Okla. Supreme Court issues 11th-hour stays to 2 pending executions
The Oklahoma Supreme Court has stayed the pending executions of two death row inmates whose fates have become entwined in an ongoing jurisdictional battle with a lower court.
The two inmates have successfully challenged the constitutionality of the state’s so-called supplier-secrecy law, which had allowed the state to keep secret the sources of the drugs it uses to conduct executions, the New York Times reports.
But the supreme court and the state’s Court of Criminal Appeals have since become embroiled in a legal tug-of-war over which court now has jurisdiction over the two cases, the Times says.
The battle began in late March, when a state court judge held that death row inmates have a right to know where the state gets the drugs it uses to conduct executions. The judge said it was up to the Court of Criminal Appeals to handle requests for stays while those cases play out.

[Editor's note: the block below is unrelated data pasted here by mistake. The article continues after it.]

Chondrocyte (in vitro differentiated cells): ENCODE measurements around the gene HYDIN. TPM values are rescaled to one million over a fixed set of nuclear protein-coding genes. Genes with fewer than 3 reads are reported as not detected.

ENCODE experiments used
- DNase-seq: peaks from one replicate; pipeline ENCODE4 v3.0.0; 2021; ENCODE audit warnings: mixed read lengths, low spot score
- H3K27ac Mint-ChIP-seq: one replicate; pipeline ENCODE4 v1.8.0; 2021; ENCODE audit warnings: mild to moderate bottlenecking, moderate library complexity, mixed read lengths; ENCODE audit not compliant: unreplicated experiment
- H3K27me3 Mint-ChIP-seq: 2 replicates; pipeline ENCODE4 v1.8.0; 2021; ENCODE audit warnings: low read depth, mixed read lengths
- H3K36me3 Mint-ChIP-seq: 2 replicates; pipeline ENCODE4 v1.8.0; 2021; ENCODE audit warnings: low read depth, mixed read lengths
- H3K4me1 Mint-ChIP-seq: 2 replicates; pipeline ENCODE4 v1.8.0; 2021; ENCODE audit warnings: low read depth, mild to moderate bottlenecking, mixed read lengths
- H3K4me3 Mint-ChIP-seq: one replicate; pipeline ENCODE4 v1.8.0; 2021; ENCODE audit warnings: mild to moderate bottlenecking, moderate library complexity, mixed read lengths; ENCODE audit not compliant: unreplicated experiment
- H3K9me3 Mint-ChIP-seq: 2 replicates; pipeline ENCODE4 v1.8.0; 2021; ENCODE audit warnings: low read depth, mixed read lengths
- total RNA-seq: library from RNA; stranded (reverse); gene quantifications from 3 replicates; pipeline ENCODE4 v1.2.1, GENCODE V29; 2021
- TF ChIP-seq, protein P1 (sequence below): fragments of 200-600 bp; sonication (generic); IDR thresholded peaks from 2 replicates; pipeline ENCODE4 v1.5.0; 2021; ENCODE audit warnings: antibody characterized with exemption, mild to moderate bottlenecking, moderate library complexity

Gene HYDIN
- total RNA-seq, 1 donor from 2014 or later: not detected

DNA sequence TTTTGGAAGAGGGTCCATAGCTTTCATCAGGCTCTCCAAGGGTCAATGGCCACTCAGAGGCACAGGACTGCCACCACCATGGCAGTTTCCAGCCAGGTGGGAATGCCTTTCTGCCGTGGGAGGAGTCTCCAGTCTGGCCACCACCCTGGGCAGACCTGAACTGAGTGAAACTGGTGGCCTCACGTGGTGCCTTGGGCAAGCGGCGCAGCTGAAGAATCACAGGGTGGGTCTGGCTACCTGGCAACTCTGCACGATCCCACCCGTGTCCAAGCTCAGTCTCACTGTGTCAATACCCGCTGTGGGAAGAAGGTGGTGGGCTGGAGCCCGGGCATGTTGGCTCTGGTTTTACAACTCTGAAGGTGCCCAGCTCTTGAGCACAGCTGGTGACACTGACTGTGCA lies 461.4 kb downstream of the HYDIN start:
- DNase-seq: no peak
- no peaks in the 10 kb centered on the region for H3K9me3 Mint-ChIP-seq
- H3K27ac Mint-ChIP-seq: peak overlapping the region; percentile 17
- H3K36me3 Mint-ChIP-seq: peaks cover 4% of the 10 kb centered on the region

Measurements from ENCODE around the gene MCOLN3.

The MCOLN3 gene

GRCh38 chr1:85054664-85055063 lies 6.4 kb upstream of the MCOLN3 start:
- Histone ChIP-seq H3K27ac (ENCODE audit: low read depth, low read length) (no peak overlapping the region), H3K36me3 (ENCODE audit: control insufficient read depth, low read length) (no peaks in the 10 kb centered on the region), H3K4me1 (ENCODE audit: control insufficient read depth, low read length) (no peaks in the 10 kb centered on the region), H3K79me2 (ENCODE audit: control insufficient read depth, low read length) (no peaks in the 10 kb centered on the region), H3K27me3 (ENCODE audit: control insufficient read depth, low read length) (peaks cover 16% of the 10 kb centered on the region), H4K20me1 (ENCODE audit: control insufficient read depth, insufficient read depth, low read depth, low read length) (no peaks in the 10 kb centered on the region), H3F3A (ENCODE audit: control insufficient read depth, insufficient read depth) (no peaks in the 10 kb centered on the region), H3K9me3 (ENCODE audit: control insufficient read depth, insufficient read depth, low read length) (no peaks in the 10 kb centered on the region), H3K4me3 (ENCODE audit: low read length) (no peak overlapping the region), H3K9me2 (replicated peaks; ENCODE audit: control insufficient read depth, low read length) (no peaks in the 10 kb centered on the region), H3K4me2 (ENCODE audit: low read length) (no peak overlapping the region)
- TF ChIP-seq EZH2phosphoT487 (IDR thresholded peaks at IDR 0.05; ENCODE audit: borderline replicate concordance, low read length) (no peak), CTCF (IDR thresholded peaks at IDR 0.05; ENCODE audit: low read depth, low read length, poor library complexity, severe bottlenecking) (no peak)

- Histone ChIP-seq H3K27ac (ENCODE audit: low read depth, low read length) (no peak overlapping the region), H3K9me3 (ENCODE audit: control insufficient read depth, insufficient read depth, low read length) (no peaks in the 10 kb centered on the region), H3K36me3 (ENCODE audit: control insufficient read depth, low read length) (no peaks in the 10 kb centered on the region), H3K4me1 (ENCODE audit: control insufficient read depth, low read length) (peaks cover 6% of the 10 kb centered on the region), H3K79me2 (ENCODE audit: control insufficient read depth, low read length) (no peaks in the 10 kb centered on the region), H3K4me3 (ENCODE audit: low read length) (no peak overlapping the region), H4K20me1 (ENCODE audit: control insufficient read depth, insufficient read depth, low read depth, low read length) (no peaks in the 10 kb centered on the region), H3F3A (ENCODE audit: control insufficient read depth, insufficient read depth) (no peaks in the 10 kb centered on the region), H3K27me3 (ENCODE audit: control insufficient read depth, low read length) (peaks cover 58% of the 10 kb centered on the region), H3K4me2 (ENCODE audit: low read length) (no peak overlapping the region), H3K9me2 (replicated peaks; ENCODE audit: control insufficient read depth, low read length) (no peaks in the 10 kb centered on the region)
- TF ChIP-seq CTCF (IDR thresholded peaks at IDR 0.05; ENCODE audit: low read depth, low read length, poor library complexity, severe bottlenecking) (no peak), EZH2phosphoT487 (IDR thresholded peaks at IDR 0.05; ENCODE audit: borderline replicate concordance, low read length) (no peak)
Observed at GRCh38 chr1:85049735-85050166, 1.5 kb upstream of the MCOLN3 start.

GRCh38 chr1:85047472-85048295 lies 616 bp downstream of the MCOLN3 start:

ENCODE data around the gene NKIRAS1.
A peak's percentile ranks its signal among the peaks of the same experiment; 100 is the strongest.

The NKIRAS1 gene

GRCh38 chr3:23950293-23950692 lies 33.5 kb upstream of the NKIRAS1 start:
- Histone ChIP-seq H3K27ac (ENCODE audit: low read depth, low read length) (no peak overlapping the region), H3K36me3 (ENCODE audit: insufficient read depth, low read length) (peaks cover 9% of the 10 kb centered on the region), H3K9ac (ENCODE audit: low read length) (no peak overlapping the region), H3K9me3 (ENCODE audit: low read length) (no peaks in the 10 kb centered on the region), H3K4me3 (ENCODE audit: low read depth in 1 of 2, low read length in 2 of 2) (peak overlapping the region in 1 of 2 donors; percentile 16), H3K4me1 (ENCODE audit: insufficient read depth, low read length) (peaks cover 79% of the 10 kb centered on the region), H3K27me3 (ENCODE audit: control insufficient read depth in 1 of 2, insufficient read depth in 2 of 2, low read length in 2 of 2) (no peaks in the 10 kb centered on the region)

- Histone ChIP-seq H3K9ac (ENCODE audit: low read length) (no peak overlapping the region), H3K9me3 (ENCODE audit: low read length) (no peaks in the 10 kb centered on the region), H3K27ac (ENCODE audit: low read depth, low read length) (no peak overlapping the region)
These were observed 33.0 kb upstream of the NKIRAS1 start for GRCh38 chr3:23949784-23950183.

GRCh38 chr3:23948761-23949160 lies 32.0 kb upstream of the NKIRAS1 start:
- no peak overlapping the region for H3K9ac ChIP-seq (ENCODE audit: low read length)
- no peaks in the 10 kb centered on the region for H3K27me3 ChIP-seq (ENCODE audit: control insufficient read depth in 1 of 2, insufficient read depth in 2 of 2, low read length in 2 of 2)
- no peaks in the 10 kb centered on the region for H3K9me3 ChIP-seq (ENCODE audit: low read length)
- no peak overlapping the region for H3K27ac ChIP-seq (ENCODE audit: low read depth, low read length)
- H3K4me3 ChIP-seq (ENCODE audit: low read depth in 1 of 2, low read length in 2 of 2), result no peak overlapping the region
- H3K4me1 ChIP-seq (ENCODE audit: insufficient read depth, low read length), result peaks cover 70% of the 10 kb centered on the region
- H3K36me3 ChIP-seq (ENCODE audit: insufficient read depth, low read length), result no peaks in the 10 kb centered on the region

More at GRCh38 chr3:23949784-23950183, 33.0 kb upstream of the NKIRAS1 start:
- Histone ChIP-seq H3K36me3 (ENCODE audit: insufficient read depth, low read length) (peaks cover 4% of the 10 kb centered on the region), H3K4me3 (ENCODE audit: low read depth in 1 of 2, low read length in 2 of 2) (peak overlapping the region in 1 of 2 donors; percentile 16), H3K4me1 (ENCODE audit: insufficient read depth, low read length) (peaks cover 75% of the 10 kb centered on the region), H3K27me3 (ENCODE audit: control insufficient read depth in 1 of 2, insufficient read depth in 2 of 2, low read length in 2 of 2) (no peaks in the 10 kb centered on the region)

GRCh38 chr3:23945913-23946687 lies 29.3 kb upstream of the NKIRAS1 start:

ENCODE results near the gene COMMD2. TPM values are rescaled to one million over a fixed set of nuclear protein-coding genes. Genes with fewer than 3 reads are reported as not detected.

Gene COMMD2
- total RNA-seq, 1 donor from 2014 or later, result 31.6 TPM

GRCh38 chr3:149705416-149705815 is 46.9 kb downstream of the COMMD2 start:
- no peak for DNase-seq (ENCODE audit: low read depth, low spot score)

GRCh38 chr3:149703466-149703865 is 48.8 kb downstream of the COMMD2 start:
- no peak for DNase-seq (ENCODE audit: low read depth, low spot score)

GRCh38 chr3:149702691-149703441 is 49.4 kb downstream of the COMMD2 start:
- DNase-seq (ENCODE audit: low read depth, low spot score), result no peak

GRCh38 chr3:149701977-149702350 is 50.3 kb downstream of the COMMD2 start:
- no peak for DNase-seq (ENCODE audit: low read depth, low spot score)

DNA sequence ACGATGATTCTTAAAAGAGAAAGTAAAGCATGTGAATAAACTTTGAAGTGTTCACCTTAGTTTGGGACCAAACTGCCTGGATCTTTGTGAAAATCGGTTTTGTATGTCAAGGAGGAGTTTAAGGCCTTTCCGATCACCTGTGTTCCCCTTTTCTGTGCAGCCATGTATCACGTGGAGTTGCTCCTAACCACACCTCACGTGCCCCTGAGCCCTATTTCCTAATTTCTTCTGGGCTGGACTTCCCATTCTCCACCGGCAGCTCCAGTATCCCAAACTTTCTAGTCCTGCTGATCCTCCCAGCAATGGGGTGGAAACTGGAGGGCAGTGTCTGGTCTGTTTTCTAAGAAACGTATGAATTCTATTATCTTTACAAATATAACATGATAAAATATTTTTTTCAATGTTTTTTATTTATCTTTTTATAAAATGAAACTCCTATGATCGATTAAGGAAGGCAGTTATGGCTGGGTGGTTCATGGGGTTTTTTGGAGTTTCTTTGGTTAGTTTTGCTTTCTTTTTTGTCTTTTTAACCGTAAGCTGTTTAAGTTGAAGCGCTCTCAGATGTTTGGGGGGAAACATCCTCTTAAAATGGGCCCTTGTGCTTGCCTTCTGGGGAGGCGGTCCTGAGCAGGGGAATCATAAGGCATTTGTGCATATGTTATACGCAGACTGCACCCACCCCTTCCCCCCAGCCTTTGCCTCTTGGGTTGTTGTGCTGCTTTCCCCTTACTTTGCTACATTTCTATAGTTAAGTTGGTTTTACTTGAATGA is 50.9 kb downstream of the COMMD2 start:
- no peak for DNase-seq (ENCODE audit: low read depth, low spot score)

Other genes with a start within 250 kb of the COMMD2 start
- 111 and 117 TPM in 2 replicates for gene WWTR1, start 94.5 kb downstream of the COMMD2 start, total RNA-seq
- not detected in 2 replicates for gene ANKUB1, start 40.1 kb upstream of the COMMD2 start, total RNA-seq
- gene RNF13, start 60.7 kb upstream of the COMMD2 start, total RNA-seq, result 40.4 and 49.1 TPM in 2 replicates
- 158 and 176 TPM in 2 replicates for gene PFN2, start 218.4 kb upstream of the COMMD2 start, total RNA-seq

But the appellate court said it had no jurisdiction to issue stays because neither inmate had an appeal pending before it.
The supreme court responded by telling the court of criminal appeals that it should handle the requests for stays. But the appellate court balked, saying the supreme court didn’t have the authority “to manufacture jurisdiction” in a case merely by “transferring” it there.
On Monday, the supreme court blasted the appellate court for putting it in such an “awkward position.” But it also said it had no choice but to issue stays, saying it could not allow the two condemned men to be executed “without access to the courts for resolution of their ‘grave’ constitutional claims.”
Lawyers for the two men said they were relieved by the stays.
But Oklahoma Attorney General Scott Pruitt reacted angrily, issuing a statement saying the supreme court had “acted in an extraordinary and unprecedented manner, resulting in a constitutional crisis” for the state.